Myra Sabir, assistant professor of human development, leads a group of men through a Lifewriting workshop at the YMCA in downtown Binghamton.
Tim Williams hadn’t gardened a day in his life. But last summer, at the age of 50, he grew a slew of fresh vegetables in his back yard — collard greens, kale, broccoli, tomatoes, eggplants, peppers and more.
Just what prompted Williams to discover he had a green thumb? Expressive writing.
Williams took part in a narrative intervention known as Lifewriting, an eight-week program in which participants work through unresolved experiences in their lives through intensive written and oral exercises.
For Williams, it was working through his difficult teenage years. Forced to watch over his 14 younger brothers and sisters, he had little time to pursue his own interests. At the age of 15, he reached a breaking point, dropped out of high school and moved in with his dad in New York City. The experience left a bitter taste in his mouth. But he’s ready to move forward, and he credits Lifewriting. Starting a garden is just one result of his renewed outlook.
“I started digging and putting it together because it was just like ‘Do something.’ Good, bad, indifferent. Even if the plants all die, at least you tried,” Williams says.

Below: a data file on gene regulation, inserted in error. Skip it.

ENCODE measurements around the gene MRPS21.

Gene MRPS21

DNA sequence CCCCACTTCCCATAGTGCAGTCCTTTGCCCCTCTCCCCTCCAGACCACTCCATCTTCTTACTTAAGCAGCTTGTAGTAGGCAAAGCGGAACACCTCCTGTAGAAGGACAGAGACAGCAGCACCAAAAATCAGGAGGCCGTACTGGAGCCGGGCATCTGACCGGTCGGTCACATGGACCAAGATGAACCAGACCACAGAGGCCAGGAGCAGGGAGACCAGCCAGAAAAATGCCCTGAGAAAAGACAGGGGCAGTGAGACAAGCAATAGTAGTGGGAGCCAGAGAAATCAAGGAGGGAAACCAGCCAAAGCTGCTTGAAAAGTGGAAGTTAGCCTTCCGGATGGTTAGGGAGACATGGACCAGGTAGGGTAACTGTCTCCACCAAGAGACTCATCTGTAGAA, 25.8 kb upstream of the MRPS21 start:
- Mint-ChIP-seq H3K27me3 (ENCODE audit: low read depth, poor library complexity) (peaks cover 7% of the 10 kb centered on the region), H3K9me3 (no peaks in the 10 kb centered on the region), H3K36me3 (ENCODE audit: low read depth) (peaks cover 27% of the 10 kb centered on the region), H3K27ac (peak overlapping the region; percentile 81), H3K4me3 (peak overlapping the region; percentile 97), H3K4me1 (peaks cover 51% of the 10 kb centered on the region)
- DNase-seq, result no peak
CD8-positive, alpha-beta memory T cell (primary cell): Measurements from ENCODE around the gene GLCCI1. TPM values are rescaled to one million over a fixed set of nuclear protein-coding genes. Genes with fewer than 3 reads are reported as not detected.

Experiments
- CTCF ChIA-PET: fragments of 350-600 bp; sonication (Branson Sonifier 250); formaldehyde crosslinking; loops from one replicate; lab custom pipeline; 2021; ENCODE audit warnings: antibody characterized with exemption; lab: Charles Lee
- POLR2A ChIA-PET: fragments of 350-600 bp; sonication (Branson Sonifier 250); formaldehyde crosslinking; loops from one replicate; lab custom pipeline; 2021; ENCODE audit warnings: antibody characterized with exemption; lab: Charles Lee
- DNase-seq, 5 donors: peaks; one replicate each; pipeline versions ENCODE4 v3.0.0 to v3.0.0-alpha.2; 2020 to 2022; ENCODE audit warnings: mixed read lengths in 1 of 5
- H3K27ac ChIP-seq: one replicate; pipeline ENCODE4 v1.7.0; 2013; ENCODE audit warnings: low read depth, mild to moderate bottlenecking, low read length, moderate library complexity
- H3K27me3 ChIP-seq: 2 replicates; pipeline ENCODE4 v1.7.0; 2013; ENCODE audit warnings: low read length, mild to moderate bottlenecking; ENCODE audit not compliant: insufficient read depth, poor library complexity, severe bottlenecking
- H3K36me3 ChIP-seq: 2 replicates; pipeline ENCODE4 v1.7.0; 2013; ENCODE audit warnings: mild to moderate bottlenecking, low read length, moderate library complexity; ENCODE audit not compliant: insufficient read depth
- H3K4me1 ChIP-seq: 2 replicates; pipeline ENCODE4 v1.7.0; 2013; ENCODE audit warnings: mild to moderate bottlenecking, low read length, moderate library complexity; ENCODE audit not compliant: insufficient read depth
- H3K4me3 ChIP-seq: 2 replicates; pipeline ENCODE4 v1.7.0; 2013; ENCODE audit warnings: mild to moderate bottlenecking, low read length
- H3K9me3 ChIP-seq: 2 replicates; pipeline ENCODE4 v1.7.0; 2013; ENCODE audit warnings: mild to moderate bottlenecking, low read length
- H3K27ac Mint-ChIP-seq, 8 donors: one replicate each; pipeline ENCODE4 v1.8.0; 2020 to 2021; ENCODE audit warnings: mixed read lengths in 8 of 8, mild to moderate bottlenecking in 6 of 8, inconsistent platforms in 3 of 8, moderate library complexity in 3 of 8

“I’m at the point now where I’m dealing with all of the aspects of my life. Whatever it is that’s coming my way, I’m going to start looking at it for what it is.”
Lifewriting is the brainchild of Myra Sabir, assistant professor of human development. Unresolved experiences like Williams’ retain a continuing influence on the psyche, she says.
“You’re part of the equation of everything that happens. And your interpretation of events shapes how they impact you,” Sabir says. “If you’re convinced that you aren’t worthy of love, for example, you’re going to interpret situations from that perspective ... You bring that to every encounter.”
Last spring, Sabir recruited 24 participants, including Williams, from three community organizations in Binghamton: Trinity AME Zion Church, Broome County YMCA and Volunteers of America. Of the 24 participants, 17 completed a questionnaire before and after the workshop. Analysis of the 17 questionnaires, conducted by Associate Professor of Social Work Suk-Young Kang, showed that participants reported significantly less depression, significantly less anxiety and significantly greater life satisfaction after completing the workshop series.
These kinds of results are nothing new for Sabir; more than 25 years of research has shown the benefits of expressive writing. But she doesn’t want to merely replicate her research. She wants to expand it and discover the ways in which participants actually begin to change their lives and impact their communities.